Understanding the foreclosure process in Pennsylvania is an important part of navigating your own mobile home foreclosure.
What is Foreclosure Process in Poconos?
Foreclosure is a legal process by which a lender can repossess and sell a property when the borrower has failed to make their mortgage payments. If you are a homeowner in the Poconos and are struggling to keep up with your mortgage payments, it is important to understand the foreclosure process in your area.
In the Poconos, the foreclosure process typically begins when a borrower is 60 days behind on their mortgage payments. The lender will then file a complaint in court and serve the borrower with a copy of the complaint. The borrower will have a certain amount of time to respond to the complaint, usually around 30 days.
If the borrower does not respond to the complaint or if the court finds in favor of the lender, a judgment of foreclosure will be issued. This means that the lender can proceed with the sale of the property at a public auction.
In the Poconos, foreclosures are typically conducted by the Sheriff’s Office. The Sheriff’s Office will advertise the auction in the local newspaper and post notices at the courthouse and other public places. The auction will take place at a specified time and location, and the property will be sold to the highest bidder.
After the sale, the new owner will take possession of the property, and the former homeowner will be evicted if they have not already vacated the premises. It is important to note that in the Poconos, the borrower has the right to redeem the property up until the time of the sale by paying off the outstanding balance of the mortgage.
If you are facing foreclosure in the Poconos, it is important to seek legal advice and explore all of your options for avoiding foreclosure, such as loan modifications, short sales, or other forms of debt relief.
The Basic Stages of A Foreclosure
There are a few stages that are important to any foreclosure process.
Foreclosure works differently in different states around the country.
The two ways different states use to foreclose upon a property are: judicial sale or power of sale.
Connect with us by calling 347-669-3399 or through our contact page to have us walk you through the specific foreclosure process here locally in Stroudsburg, Allentown, Reading, Levittown, Philadelphia, Bethlehem, Scranton, Bensalem Township, Harrisburg, Lancaster.
Either way, foreclosure typically doesn’t go to court until 3-6 months of missed payments have elapsed. Usually (but not always), a lender will send out many notices that you are in arrears – overdue or behind in your payment.
Under Judicial Foreclosure:
- Your mortgage lender must file suit in the court system.
- You’ll get a letter from the court demanding payment.
- Assuming the loan is valid, you’ll have 30 days to bring payment to court to avoid foreclosure (and sometimes that can be extended).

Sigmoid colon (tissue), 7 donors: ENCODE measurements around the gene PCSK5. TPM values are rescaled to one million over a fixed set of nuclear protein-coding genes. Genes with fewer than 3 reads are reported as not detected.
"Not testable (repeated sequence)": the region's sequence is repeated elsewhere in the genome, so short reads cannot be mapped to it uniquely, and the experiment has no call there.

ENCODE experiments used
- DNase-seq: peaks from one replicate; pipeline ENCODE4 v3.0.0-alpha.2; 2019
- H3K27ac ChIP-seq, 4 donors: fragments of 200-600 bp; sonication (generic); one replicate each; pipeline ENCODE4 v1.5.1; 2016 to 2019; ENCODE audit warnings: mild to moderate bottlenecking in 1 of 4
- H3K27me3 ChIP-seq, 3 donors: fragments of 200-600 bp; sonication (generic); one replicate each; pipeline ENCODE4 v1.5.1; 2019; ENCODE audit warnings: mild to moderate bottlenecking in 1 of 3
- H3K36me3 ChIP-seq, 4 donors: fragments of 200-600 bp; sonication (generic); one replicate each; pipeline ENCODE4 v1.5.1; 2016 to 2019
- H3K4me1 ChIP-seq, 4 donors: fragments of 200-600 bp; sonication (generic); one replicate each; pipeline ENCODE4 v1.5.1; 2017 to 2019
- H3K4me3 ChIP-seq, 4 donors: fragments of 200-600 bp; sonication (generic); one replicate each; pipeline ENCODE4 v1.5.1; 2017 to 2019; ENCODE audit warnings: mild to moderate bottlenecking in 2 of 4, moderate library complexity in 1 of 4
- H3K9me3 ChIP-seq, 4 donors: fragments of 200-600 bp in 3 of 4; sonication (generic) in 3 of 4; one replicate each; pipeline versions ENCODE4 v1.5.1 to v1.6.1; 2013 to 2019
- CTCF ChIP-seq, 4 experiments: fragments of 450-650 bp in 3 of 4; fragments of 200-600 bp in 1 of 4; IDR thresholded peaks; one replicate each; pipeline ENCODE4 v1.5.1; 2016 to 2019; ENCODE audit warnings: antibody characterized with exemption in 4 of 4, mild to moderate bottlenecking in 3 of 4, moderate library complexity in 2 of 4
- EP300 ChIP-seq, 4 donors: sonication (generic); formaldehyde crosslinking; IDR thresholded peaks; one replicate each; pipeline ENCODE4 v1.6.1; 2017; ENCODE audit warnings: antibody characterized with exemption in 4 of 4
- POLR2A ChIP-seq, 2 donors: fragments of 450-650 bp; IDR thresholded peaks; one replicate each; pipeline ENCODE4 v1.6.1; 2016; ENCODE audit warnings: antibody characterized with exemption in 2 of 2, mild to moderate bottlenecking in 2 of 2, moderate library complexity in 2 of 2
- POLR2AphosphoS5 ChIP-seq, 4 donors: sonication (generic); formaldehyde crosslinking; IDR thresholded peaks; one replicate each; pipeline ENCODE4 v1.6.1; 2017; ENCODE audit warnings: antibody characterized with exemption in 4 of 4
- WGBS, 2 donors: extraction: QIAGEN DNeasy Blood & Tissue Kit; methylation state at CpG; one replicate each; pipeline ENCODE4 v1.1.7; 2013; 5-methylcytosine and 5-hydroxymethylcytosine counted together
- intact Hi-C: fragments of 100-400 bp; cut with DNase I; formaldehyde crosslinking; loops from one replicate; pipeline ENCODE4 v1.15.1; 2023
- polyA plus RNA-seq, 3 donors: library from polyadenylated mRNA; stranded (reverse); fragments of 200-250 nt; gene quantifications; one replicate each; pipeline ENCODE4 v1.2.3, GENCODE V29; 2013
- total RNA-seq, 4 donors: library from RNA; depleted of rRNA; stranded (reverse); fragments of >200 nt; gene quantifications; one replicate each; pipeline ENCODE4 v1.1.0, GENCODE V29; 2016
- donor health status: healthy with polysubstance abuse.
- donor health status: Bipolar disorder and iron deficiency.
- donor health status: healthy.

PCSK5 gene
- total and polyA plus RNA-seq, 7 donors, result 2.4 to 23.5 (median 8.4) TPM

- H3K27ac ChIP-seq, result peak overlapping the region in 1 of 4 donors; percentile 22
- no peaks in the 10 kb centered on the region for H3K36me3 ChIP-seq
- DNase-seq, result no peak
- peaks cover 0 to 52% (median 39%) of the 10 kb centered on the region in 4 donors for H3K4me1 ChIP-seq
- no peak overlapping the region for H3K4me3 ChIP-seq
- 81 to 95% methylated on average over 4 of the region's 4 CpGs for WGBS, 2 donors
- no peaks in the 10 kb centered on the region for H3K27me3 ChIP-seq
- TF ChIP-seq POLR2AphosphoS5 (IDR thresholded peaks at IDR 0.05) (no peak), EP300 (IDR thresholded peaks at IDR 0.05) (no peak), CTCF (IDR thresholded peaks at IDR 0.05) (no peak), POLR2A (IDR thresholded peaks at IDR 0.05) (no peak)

- If you don’t pay during the payment period, a judgment will be entered and the lender can request the sale of your property – usually through an auction.
- Once the property is sold, the sheriff serves an eviction notice and forces you to immediately vacate the property.
Under Power of Sale (or Non-Judicial Foreclosure):
- The mortgage lender serves you with papers demanding payment, and the courts are not required – although the process may be subject to judicial review.
- After the established waiting period has elapsed, a deed of trust is drawn up and control of your property is transferred to a trustee.
- The trustee can then sell your property to the lender at a public auction (notice must be given).
Anyone who has an interest in the property must be notified during either type of foreclosure.
For example, any contractors or banks with liens against a foreclosed property are entitled to collect from the proceedings of an auction.
What Happens After A Foreclosure Auction?
After a foreclosure is complete, the loan amount is paid off with the sale proceeds.
Sometimes, if the sale of the property at auction isn’t enough to pay off the loan, a deficiency judgment can be issued against the borrower.
A deficiency judgment is where the bank gets a judgment against you, the borrower, for the remaining funds owed to the bank on the loan amount after the foreclosure sale.
Some states limit the amount owed in a deficiency judgment to the fair value of the property at the time of sale, while other states will allow the full loan amount to be assessed against the borrower.
Here’s a great resource that lists the state by state deficiency judgment laws, since every state is different.
Generally, it’s best to avoid a foreclosure auction. Instead, call up the bank, or work with a reputable real estate firm like us at Sell Your Mobile Home Fast Buying Expert to help you negotiate discounts off the amount owed to avoid having to carry out a foreclosure.
Experienced investors can help you by negotiating directly with banks to lower the amount you owe in a sale – or even eliminate it, even if your mobile home is worth less than you owe.
If you need to sell a property near Stroudsburg, Allentown, Reading, Levittown, Philadelphia, Bethlehem, Scranton, Bensalem Township, Harrisburg, Lancaster, we can help you.
We buy mobile homes in Stroudsburg, Allentown, Reading, Levittown, Philadelphia, Bethlehem, Scranton, Bensalem Township, Harrisburg, Lancaster Pennsylvania like yours from people who need to sell fast.
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Another Foreclosure Resource For Stroudsburg, Allentown, Reading, Levittown, Philadelphia, Bethlehem, Scranton, Bensalem Township, Harrisburg, Lancaster Pennsylvania Mobile HomeOwners: